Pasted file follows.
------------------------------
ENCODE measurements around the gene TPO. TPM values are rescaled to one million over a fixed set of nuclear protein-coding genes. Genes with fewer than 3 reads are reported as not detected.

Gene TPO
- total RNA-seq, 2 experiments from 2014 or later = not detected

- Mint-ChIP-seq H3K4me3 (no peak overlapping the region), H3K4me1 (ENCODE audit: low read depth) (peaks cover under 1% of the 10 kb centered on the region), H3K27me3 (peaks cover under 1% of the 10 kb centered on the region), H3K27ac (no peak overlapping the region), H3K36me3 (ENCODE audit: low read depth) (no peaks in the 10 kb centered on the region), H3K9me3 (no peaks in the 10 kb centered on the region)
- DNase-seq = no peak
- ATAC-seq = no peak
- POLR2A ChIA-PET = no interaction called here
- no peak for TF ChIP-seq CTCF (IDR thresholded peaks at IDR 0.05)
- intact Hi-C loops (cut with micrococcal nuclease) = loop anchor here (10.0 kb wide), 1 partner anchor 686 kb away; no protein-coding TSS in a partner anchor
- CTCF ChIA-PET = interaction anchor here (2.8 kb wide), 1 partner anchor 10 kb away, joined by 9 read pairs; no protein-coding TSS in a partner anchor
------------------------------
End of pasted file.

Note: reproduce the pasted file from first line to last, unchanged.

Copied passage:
ENCODE measurements around the gene TPO. TPM values are rescaled to one million over a fixed set of nuclear protein-coding genes. Genes with fewer than 3 reads are reported as not detected.

Gene TPO
- total RNA-seq, 2 experiments from 2014 or later = not detected

- Mint-ChIP-seq H3K4me3 (no peak overlapping the region), H3K4me1 (ENCODE audit: low read depth) (peaks cover under 1% of the 10 kb centered on the region), H3K27me3 (peaks cover under 1% of the 10 kb centered on the region), H3K27ac (no peak overlapping the region), H3K36me3 (ENCODE audit: low read depth) (no peaks in the 10 kb centered on the region), H3K9me3 (no peaks in the 10 kb centered on the region)
- DNase-seq = no peak
- ATAC-seq = no peak
- POLR2A ChIA-PET = no interaction called here
- no peak for TF ChIP-seq CTCF (IDR thresholded peaks at IDR 0.05)
- intact Hi-C loops (cut with micrococcal nuclease) = loop anchor here (10.0 kb wide), 1 partner anchor 686 kb away; no protein-coding TSS in a partner anchor
- CTCF ChIA-PET = interaction anchor here (2.8 kb wide), 1 partner anchor 10 kb away, joined by 9 read pairs; no protein-coding TSS in a partner anchor